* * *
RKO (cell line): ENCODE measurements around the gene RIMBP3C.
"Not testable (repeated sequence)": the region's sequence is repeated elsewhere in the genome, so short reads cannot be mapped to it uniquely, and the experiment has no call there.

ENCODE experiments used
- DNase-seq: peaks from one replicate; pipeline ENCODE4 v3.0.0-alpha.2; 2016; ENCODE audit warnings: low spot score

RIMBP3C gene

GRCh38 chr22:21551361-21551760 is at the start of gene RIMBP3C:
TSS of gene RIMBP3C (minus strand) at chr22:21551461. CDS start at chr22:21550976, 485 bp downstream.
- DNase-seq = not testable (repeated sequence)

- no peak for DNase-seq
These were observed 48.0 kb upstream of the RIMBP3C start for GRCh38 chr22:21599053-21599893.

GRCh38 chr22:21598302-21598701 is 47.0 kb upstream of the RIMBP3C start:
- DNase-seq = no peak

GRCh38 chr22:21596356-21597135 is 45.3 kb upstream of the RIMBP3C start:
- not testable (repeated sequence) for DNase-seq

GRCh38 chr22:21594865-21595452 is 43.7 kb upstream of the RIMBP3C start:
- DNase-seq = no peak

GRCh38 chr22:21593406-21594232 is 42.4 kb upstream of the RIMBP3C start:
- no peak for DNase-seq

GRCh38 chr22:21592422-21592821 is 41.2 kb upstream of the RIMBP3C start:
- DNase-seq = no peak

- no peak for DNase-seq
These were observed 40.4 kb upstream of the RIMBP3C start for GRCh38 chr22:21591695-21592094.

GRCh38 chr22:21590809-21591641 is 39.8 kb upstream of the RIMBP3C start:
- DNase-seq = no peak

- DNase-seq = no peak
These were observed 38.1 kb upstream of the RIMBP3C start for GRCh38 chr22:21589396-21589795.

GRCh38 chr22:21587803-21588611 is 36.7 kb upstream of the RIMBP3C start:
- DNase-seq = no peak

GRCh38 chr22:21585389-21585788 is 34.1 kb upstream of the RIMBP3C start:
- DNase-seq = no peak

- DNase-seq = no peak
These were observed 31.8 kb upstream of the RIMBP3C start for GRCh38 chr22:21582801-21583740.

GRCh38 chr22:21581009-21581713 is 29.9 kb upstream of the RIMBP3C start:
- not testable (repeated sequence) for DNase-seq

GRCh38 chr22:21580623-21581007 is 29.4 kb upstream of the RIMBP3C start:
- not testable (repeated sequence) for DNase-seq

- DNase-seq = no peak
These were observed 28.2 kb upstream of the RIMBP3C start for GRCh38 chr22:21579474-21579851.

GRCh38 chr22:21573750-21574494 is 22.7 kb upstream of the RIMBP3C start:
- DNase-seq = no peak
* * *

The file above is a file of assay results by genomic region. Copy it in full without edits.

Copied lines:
RKO (cell line): ENCODE measurements around the gene RIMBP3C.
"Not testable (repeated sequence)": the region's sequence is repeated elsewhere in the genome, so short reads cannot be mapped to it uniquely, and the experiment has no call there.

ENCODE experiments used
- DNase-seq: peaks from one replicate; pipeline ENCODE4 v3.0.0-alpha.2; 2016; ENCODE audit warnings: low spot score

RIMBP3C gene

GRCh38 chr22:21551361-21551760 is at the start of gene RIMBP3C:
TSS of gene RIMBP3C (minus strand) at chr22:21551461. CDS start at chr22:21550976, 485 bp downstream.
- DNase-seq = not testable (repeated sequence)

- no peak for DNase-seq
These were observed 48.0 kb upstream of the RIMBP3C start for GRCh38 chr22:21599053-21599893.

GRCh38 chr22:21598302-21598701 is 47.0 kb upstream of the RIMBP3C start:
- DNase-seq = no peak

GRCh38 chr22:21596356-21597135 is 45.3 kb upstream of the RIMBP3C start:
- not testable (repeated sequence) for DNase-seq

GRCh38 chr22:21594865-21595452 is 43.7 kb upstream of the RIMBP3C start:
- DNase-seq = no peak

GRCh38 chr22:21593406-21594232 is 42.4 kb upstream of the RIMBP3C start:
- no peak for DNase-seq

GRCh38 chr22:21592422-21592821 is 41.2 kb upstream of the RIMBP3C start:
- DNase-seq = no peak

- no peak for DNase-seq
These were observed 40.4 kb upstream of the RIMBP3C start for GRCh38 chr22:21591695-21592094.

GRCh38 chr22:21590809-21591641 is 39.8 kb upstream of the RIMBP3C start:
- DNase-seq = no peak

- DNase-seq = no peak
These were observed 38.1 kb upstream of the RIMBP3C start for GRCh38 chr22:21589396-21589795.

GRCh38 chr22:21587803-21588611 is 36.7 kb upstream of the RIMBP3C start:
- DNase-seq = no peak

GRCh38 chr22:21585389-21585788 is 34.1 kb upstream of the RIMBP3C start:
- DNase-seq = no peak

- DNase-seq = no peak
These were observed 31.8 kb upstream of the RIMBP3C start for GRCh38 chr22:21582801-21583740.

GRCh38 chr22:21581009-21581713 is 29.9 kb upstream of the RIMBP3C start:
- not testable (repeated sequence) for DNase-seq

GRCh38 chr22:21580623-21581007 is 29.4 kb upstream of the RIMBP3C start:
- not testable (repeated sequence) for DNase-seq

- DNase-seq = no peak
These were observed 28.2 kb upstream of the RIMBP3C start for GRCh38 chr22:21579474-21579851.

GRCh38 chr22:21573750-21574494 is 22.7 kb upstream of the RIMBP3C start:
- DNase-seq = no peak